Transgender Police Officer Settles Claim Against Bay Area Police Department

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Transgender Police Officer Settles Claim Against Bay Area Police Department
June 13, 2013

A settlement has been reached in a landmark discrimination case involving a transgender police officer in the Bay Area. The case was brought by the Legal Aid Society-Employment Law Center and the Transgender Law Centeron behalf of “Officer T.,” a 17-year veteran of the police department who was subjected to serious discrimination and harassment by other officers after he transitioned from female to male.

Officer T. repeatedly notified superior officers of the harassment, which included being intentionally called by the wrong pronoun and being called to incident scenes and instructed to pat down female suspects. Officer T. alleges that the harassment went on for nearly seven years, and that his station commanders refused to stop it or to discipline the officers involved. 

“All I've ever wanted to do was to work as hard as I could, responding to urgent calls and protecting the public,” said Officer T.  He continued, “But I just couldn’t tolerate the overwhelming amount of bigotry and discrimination. Though I never wanted it to get to this point, I finally had to say enough is enough.”

As a result of the harassment, Officer T. suffered extreme emotional distress that negatively impacted his health and his economic security, and that threatened to impact the safety of the residents he pledged to serve. When his complaints through internal channels did not stop the harassment, Officer T. contacted TLC and Legal Aid for legal assistance.

According to Transgender Law Center Staff Attorney Matt Wood, “We are pleased that we have reached a resolution of Officer T.’s claims that is satisfactory to everyone involved, but we remain concerned that such claims were raised in the first place. No one should have to suffer that kind of harassment on the job just for being who they are.”

Elizabeth Kristen, Director of the Gender Equity & LGBT Rights Program at the Legal Aid Society– Employment Law Center, added, “Harassment of transgender employees remains a serious problem, even here in the Bay Area.  Officer T.’s bravery in coming forward to challenge this harassment benefits all of us.”

Recent reports show that transgender workers face high rates of harassment and discrimination in the workplace. Injustice at Every Turn, a 2011 report of the National Transgender Discrimination Survey, found that transgender people “experience unemployment at twice the rate of the population as a whole.”  Nearly 90% of the 6,450 individuals surveyed reported harassment or mistreatment on the job, and 47% reported that they had experienced an adverse job action because of their gender identity or expression.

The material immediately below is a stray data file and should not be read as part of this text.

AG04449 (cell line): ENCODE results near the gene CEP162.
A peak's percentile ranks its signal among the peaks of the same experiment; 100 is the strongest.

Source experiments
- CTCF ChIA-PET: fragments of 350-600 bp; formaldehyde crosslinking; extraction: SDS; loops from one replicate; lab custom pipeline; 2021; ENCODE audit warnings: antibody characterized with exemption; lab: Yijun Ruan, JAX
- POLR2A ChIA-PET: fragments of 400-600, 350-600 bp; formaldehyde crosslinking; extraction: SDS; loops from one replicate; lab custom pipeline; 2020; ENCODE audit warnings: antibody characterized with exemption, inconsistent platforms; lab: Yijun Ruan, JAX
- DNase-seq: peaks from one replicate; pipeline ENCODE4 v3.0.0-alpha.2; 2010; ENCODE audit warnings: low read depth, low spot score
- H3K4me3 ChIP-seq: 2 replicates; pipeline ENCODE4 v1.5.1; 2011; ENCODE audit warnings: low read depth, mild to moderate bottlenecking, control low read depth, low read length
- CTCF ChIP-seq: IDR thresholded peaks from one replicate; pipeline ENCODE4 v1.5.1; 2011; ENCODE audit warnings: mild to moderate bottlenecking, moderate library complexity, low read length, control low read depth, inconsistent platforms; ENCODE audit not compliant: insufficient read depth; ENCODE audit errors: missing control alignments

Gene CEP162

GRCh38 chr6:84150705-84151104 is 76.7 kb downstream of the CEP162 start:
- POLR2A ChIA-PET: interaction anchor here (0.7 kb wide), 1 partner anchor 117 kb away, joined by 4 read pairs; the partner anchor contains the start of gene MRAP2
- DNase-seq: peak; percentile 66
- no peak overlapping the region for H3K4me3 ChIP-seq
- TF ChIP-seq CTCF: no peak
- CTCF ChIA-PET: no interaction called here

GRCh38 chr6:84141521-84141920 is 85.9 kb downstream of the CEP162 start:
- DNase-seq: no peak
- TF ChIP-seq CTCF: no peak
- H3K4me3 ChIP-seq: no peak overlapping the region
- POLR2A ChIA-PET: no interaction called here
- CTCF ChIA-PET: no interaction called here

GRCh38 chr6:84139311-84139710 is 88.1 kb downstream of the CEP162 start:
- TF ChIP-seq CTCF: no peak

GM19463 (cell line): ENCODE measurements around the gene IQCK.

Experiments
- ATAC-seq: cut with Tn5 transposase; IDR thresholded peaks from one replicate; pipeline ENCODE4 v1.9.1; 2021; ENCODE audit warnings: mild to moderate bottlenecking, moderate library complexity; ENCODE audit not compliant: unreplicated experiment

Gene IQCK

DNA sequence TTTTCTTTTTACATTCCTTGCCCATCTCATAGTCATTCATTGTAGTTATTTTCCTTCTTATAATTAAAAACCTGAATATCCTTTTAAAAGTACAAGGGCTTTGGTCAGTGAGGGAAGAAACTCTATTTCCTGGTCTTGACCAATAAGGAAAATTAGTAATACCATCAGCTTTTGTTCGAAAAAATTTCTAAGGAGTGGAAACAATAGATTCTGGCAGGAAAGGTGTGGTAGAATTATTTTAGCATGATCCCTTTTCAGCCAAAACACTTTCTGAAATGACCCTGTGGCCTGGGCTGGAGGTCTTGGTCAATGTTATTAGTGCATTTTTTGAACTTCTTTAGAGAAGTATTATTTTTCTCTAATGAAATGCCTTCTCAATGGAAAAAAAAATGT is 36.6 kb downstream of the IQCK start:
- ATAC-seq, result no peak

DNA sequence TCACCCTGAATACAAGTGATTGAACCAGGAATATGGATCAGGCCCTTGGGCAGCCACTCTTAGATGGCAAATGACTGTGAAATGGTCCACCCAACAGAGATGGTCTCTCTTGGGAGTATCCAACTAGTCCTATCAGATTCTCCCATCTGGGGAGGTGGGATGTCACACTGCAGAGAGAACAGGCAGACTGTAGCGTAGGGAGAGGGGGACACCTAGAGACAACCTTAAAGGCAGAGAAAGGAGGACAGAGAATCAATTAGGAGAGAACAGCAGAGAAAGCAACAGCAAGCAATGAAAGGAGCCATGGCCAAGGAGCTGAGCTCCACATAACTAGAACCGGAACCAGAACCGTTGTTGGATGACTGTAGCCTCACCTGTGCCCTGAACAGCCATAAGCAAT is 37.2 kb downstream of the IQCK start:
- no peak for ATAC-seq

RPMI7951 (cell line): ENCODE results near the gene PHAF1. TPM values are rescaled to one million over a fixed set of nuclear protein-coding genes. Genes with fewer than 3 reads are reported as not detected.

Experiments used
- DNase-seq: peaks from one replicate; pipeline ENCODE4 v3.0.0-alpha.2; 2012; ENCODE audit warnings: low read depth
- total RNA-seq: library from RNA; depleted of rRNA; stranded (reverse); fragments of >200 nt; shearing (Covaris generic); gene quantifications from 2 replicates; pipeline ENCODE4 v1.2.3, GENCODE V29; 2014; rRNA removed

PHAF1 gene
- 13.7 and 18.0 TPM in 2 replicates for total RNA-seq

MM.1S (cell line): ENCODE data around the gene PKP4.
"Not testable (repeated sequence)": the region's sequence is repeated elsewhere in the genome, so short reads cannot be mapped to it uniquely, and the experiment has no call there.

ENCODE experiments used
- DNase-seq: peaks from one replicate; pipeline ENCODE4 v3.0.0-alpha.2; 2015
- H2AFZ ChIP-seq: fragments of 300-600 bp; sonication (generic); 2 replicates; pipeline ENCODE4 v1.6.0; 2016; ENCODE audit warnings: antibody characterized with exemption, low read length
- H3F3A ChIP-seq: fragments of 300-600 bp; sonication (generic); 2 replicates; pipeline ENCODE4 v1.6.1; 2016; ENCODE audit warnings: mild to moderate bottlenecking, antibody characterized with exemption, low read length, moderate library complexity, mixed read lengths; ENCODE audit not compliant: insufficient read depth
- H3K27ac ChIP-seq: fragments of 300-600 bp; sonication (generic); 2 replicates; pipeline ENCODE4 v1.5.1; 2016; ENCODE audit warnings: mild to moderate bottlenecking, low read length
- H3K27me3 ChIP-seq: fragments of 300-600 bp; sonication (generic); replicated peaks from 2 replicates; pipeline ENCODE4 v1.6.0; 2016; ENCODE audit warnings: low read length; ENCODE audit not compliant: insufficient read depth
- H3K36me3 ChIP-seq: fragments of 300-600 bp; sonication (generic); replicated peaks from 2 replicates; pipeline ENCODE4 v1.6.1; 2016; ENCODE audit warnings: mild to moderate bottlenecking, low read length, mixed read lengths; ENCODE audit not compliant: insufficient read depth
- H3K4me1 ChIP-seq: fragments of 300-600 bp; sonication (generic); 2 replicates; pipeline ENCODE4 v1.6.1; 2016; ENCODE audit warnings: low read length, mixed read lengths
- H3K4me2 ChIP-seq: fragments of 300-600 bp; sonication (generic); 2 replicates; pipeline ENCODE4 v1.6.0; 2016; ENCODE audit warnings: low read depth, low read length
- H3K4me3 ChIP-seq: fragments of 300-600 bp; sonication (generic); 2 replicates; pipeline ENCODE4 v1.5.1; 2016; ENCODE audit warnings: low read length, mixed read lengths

Transgender employees who believe they have experienced employment discrimination or harassment should seek help from Transgender Law Center (415-865-0176 or transgenderlawcenter.org/help) or Legal Aid Society– Employment Law Center (415-864-8848 or www.las-elc.org).

2007

Managing Attorney William C. McNeill receives the Kutak-Dodds Award from the National Legal Aid & Defender Association (NLADA), as well as the Oberlin Alumni Association’s Distinguished Achievement Award. Senior Staff Attorney Christopher Ho receives the Alumni Public Service Award from Stanford Law School.

2009

Senior Staff Attorney Claudia Center receives the Paul G. Hearne Award for Disability Rights from the ABA Commission on Mental and Physical Disability Law.

2011

Senior Staff Attorney Sharon Terman receives the Stanford Law School Miles L. Rubin Public Interest Award.

2013

LAS-ELC launches a project to provide employment-related legal services to those who have served in the military and their families, called Jobs & Justice for Service Members, Veterans and Military Families.

2013

Senior Staff Attorney Christopher Ho is honored by Chinese for Affirmative Action for his litigation on behalf of immigrants.

2008

Participating in a broad coalition of civil rights leaders, LAS–ELC drafts portions of the ADA Amendments Act of 2008, signed into law by President George W. Bush.

2013

Senate Bill 400, cosponsored by LAS-ELC, is signed into law. It prohibits employers from discriminating against employees because they are victims of domestic violence, sexual assault, or stalking. And it requires employers to provide reasonable safety accommodations to survivors at work.

2013

Senate Bill 770, sponsored by LAS–ELC, is signed into law. It expands Paid Family Leave to include caregiving for seriously ill siblings, grandparents, grandchildren, and parents-in-law.

2014

LAS-ELC helps ensure passage of the San Francisco Retail Workers Bill of Rights, which gives more predictable schedules and greater opportunities for full-time work to restaurant and retail workers. 

2007

Guo Jianmei, Nobel Peace Prize nominee and Director of the Peking University Women’s Legal Aid Center asks staff attorneys Patricia Shiu and Elizabeth Kristen to partner on a pioneering legal initiative to address workplace sexual harassment in China. This effort has the potential to affect as many as 10 million low-income women in the Chinese textile and garment industry.

2009

With the economy stagnant and unemployment high, calls to LAS–ELC’s free legal clinics spike. In 2009, the Workers Rights Clinics serve 2,800 low-wage individuals, and the work and family hotline responds to 1,000 calls.

2012

The Workers’ Rights Clinic adds locations in Fresno and Santa Ana (Orange County).

2014

LAS-ELC adds Workers' Rights Clinic location in Woodland to serve Davis/Sacramento area, in addition to San Francisco, Berkeley, Fresno and Santa Ana (Orange County).